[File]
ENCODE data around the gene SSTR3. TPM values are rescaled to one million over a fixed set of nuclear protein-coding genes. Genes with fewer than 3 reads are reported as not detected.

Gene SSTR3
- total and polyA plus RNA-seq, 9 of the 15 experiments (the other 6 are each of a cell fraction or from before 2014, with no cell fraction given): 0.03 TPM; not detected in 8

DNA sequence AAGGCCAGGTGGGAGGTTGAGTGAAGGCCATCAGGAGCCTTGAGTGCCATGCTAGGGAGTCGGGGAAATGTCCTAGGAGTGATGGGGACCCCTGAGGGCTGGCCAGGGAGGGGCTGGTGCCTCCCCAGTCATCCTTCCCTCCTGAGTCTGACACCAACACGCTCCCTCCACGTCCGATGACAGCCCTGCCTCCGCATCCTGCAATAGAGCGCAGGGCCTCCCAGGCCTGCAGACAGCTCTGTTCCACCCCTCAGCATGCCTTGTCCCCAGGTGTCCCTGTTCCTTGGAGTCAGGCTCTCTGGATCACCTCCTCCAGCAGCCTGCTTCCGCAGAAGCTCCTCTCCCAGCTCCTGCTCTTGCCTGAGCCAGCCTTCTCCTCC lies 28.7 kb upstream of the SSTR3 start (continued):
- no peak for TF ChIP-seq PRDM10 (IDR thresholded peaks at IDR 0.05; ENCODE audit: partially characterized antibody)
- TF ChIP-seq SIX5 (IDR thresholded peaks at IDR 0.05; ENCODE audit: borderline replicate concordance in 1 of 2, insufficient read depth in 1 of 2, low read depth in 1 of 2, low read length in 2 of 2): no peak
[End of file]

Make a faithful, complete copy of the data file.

ENCODE data around the gene SSTR3. TPM values are rescaled to one million over a fixed set of nuclear protein-coding genes. Genes with fewer than 3 reads are reported as not detected.

Gene SSTR3
- total and polyA plus RNA-seq, 9 of the 15 experiments (the other 6 are each of a cell fraction or from before 2014, with no cell fraction given): 0.03 TPM; not detected in 8

DNA sequence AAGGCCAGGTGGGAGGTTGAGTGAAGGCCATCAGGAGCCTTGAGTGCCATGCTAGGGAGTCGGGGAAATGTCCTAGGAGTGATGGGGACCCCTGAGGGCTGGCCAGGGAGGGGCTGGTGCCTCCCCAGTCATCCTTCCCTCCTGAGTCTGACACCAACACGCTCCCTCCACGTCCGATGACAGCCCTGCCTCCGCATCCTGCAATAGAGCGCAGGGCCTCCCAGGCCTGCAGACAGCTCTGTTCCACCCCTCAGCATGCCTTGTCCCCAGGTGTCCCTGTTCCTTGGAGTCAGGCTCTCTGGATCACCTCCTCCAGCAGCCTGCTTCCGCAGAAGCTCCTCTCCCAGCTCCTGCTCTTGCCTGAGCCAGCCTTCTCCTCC lies 28.7 kb upstream of the SSTR3 start (continued):
- no peak for TF ChIP-seq PRDM10 (IDR thresholded peaks at IDR 0.05; ENCODE audit: partially characterized antibody)
- TF ChIP-seq SIX5 (IDR thresholded peaks at IDR 0.05; ENCODE audit: borderline replicate concordance in 1 of 2, insufficient read depth in 1 of 2, low read depth in 1 of 2, low read length in 2 of 2): no peak